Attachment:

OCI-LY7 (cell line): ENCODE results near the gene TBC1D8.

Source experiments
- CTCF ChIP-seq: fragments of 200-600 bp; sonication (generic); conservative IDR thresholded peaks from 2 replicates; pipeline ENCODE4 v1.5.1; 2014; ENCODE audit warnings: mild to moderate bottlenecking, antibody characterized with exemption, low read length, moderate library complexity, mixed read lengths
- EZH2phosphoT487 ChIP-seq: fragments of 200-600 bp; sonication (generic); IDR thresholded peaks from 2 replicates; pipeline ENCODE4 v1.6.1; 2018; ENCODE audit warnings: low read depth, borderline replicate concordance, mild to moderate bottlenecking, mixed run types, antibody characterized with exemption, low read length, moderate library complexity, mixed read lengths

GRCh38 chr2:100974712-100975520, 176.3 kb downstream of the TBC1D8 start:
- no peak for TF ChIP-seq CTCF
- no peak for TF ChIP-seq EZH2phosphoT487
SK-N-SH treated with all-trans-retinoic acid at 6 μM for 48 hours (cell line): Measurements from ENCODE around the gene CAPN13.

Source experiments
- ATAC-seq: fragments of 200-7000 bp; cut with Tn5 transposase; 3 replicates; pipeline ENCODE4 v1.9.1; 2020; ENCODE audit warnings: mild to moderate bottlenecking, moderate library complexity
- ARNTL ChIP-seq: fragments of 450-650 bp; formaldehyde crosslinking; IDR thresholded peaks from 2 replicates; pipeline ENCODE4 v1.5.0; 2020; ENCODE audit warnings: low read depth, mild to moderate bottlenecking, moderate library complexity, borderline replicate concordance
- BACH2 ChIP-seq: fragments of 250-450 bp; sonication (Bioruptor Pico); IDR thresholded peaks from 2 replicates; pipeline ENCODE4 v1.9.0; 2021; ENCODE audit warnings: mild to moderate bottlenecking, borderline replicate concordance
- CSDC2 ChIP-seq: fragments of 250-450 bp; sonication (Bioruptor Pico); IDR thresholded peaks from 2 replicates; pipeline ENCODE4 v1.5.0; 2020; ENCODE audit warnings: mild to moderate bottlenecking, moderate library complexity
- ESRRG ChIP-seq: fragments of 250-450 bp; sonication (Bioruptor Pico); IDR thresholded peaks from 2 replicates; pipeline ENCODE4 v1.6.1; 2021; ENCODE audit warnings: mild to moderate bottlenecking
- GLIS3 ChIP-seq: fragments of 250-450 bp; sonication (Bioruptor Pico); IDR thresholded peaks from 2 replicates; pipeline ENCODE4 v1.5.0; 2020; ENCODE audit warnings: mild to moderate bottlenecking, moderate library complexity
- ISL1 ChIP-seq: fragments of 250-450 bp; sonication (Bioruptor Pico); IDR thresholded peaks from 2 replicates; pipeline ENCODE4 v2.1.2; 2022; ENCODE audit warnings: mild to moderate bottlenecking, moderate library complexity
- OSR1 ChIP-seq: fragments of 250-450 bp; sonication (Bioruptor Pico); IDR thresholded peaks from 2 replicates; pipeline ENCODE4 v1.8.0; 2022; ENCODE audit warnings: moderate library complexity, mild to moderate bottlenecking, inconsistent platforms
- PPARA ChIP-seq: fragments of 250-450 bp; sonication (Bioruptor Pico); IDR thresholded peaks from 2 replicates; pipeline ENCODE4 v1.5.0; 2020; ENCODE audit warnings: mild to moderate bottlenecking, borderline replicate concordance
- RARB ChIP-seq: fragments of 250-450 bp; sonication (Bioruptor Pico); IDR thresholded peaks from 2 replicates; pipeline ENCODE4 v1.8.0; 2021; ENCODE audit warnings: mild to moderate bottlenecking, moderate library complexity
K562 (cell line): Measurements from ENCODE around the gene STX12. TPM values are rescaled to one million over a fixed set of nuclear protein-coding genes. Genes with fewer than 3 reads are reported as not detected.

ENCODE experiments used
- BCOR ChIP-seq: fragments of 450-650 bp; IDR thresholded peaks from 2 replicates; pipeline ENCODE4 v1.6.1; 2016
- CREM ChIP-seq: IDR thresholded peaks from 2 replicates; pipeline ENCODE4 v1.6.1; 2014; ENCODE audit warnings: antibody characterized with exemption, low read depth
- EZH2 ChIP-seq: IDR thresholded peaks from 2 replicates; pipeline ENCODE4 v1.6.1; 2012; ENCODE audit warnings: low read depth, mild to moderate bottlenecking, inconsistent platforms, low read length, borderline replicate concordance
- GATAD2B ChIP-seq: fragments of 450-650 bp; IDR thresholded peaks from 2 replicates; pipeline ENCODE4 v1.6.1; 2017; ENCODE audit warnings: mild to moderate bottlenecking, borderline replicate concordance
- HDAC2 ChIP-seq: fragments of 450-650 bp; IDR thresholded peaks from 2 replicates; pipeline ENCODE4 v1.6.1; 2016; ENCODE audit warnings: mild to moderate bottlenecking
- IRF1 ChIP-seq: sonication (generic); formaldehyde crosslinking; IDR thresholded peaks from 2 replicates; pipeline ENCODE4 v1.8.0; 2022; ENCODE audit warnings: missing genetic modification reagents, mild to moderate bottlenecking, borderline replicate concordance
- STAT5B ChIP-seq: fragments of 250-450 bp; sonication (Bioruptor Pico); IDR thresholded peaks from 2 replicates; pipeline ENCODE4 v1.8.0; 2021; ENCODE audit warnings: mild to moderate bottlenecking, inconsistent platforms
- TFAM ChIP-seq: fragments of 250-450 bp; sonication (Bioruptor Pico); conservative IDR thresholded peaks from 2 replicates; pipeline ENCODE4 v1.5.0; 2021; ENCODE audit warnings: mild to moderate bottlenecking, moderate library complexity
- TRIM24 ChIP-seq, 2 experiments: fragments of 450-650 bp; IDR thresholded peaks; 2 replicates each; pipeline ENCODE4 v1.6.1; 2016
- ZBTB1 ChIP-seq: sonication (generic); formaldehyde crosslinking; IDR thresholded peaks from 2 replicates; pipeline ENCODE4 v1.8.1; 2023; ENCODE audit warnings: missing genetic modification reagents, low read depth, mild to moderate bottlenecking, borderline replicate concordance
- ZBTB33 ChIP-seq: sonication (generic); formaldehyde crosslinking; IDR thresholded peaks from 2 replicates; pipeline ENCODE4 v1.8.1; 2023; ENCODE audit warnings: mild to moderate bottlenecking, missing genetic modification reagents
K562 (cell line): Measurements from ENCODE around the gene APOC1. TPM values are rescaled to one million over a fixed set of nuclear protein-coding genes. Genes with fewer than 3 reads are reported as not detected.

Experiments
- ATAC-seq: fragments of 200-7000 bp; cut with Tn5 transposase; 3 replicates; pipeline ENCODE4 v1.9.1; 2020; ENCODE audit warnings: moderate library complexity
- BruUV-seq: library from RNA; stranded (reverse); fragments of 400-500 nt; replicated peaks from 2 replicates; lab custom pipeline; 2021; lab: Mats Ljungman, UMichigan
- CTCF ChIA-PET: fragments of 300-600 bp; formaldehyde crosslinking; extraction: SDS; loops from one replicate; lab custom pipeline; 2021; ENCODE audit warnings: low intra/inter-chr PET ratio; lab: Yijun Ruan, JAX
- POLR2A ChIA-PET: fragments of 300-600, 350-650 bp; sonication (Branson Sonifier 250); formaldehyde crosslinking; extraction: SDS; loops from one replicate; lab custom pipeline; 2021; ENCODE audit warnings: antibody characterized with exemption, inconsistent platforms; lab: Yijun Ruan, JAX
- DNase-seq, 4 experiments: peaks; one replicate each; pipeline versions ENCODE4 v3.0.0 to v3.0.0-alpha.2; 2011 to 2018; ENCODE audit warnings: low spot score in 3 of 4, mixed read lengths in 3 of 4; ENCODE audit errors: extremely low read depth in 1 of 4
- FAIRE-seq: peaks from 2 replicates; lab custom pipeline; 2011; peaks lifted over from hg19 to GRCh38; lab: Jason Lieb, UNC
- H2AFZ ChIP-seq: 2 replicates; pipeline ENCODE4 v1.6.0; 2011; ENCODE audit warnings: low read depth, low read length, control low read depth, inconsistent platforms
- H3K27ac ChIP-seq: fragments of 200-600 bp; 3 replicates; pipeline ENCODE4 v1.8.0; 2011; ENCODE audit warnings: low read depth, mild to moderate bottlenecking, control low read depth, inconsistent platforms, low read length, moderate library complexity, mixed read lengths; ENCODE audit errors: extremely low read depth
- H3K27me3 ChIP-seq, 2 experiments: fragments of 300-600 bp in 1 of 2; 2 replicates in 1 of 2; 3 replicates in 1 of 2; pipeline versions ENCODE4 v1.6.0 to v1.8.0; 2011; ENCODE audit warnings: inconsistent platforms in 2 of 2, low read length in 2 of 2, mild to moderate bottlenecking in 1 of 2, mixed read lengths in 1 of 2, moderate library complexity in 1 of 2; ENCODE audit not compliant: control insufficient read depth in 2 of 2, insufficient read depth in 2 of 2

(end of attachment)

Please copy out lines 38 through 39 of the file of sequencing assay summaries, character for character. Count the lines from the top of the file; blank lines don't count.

- POLR2A ChIA-PET: fragments of 300-600, 350-650 bp; sonication (Branson Sonifier 250); formaldehyde crosslinking; extraction: SDS; loops from one replicate; lab custom pipeline; 2021; ENCODE audit warnings: antibody characterized with exemption, inconsistent platforms; lab: Yijun Ruan, JAX
- DNase-seq, 4 experiments: peaks; one replicate each; pipeline versions ENCODE4 v3.0.0 to v3.0.0-alpha.2; 2011 to 2018; ENCODE audit warnings: low spot score in 3 of 4, mixed read lengths in 3 of 4; ENCODE audit errors: extremely low read depth in 1 of 4